The second case, where the excerpt of the input key is smaller, is mostly analog. However, the condition must now not only include the result, whether diff is smaller than zero, but also the result, whether the input key has been fully processed during the span comparison or not. An input key that is shorter than the sum of all span nodes, which led to the key’s destination search range, will be logically padded with zeros. This leads to another interesting observation. Consider two keys with different lengths and their largest common prefix being the complete first key, all remaining bytes of the second key are set to zero. The index structure has to be able to handle both keys. However, from the point of view of the embedded tree, both keys will be considered as equal. This also implies that the embedded structure has to ensure that both keys will be mapped into the same search range. It is therefore up to the construction procedure to handle such situations accordingly. The subsequent binary search has to handle everything from there on.

The third and last case, where the key excerpt matches the span node, should be the usual outcome for most input keys. We obviously have to account for the actual length of the span to advance the queried key beyond this byte sequence. Hence, the point of observation on the key has to be shifted accordingly. This is also the case where skip is adjusted accordingly. It holds the accumulated length of all span nodes which were encountered during the lookup, or an invalid value if one of the span nodes did not match or more precisely if diff evaluated to a non-zero value. The subsequent call to either MaximumLeaf or MinimumLeaf thereupon returns an invalid value for the skip entry in the result tuple.

Key Insertion

We have already briefly discussed, how the insertion of new entries, affects the embedded tree, and its yielded results. Two cases have to be addressed. Either there is enough free space on the affected page to accommodate the insertion of a new entry, or the space does not suffice. A new entry can be inserted as usual if the page has enough free space left. However, this will also require some value adjustments within the range array in order to reflect the change. The latter case, where the page does not hold enough free space for the new entry, will lead to a page split. Splitting a page additionally results in roughly half of the embedded tree being obsolete.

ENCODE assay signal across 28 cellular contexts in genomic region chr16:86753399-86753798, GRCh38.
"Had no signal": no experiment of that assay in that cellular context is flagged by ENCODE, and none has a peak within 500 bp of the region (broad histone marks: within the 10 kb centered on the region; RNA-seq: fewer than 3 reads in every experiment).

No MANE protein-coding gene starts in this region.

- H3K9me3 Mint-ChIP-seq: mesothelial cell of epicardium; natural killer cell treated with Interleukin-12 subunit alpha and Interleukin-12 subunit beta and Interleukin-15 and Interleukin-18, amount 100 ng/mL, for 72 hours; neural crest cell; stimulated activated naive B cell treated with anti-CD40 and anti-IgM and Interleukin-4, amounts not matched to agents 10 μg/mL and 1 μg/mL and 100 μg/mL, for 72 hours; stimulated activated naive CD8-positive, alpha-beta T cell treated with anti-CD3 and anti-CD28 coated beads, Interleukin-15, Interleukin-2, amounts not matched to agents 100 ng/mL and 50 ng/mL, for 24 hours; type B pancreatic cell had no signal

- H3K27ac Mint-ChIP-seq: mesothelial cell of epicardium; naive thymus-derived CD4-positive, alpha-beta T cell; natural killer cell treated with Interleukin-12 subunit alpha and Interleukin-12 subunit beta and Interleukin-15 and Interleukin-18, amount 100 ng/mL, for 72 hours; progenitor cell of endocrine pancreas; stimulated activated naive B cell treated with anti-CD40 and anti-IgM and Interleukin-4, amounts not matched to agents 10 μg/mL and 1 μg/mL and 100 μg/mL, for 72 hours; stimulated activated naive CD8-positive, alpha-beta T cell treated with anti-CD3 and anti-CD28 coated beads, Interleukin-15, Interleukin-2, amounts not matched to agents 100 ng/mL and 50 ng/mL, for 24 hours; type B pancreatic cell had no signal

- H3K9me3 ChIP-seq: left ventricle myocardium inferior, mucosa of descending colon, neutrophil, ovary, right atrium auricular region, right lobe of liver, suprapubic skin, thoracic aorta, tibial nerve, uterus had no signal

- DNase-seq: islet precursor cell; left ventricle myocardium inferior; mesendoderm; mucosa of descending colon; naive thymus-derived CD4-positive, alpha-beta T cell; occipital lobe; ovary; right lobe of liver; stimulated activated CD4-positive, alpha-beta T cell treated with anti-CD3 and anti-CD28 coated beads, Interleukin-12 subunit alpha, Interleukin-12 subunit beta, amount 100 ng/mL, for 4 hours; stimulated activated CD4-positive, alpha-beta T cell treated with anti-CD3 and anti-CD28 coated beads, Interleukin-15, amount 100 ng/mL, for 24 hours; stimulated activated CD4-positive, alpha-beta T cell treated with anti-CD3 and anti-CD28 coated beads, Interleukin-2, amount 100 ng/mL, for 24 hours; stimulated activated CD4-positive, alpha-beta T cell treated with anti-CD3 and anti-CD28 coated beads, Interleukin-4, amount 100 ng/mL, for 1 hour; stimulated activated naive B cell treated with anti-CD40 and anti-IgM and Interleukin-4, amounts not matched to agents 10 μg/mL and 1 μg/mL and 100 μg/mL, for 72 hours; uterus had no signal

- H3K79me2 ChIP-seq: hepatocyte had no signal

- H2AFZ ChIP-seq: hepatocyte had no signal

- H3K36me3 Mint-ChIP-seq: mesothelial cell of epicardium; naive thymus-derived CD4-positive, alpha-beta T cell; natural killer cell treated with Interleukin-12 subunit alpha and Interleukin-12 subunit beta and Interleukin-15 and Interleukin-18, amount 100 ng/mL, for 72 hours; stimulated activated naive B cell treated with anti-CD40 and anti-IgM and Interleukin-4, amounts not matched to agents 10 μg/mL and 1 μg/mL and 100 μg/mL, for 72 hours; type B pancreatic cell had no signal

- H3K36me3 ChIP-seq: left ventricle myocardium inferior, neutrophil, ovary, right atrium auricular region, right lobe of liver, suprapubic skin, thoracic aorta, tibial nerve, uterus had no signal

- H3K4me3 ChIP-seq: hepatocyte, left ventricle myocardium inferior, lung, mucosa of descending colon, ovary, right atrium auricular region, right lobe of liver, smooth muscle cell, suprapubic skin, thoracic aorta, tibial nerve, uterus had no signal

For a simple insertion that does not lead to a page split, updating the embedded tree is trivial. We first determine the affected \(r_{i}\) in the range array where the insertion takes place. The updated search range is then defined by the preceding value and the value at \(r_{i}\), which has to be incremented, since the search range grew by exactly one entry. In Fig. 2 these index values are denoted as \(j\), and they are stored within the range array. However, this change must also be reflected in all subsequent search ranges. Therefore, all the following entries within the range array have to be incremented as well, in order to point to their original elements. By conducting this change, subsequent index values will then span all the original search spaces, which were valid up to the point where the insertion occurred.

The case where an insertion triggers a page split has to be handled differently. A split usually implies that approximately half of the embedded tree represents the entries on the original page whereas the other half would represent the entries on the newly created page. Consequently, the index values defining the search ranges of one page are now obsolete. Although, the structure could be updated to correctly represent the new state of both pages, we instead opted to reconstruct the embedded trees. This allows us to utilize the embedded structure to a higher degree, since the current prevailing state of both pages can be captured more accurately. Having a newly split page also ensures that roughly half of the available space is used. We can thus construct a more efficient embedded tree, which specifies smaller search ranges. In turn, smaller ranges can be used to direct incoming searches more efficiently.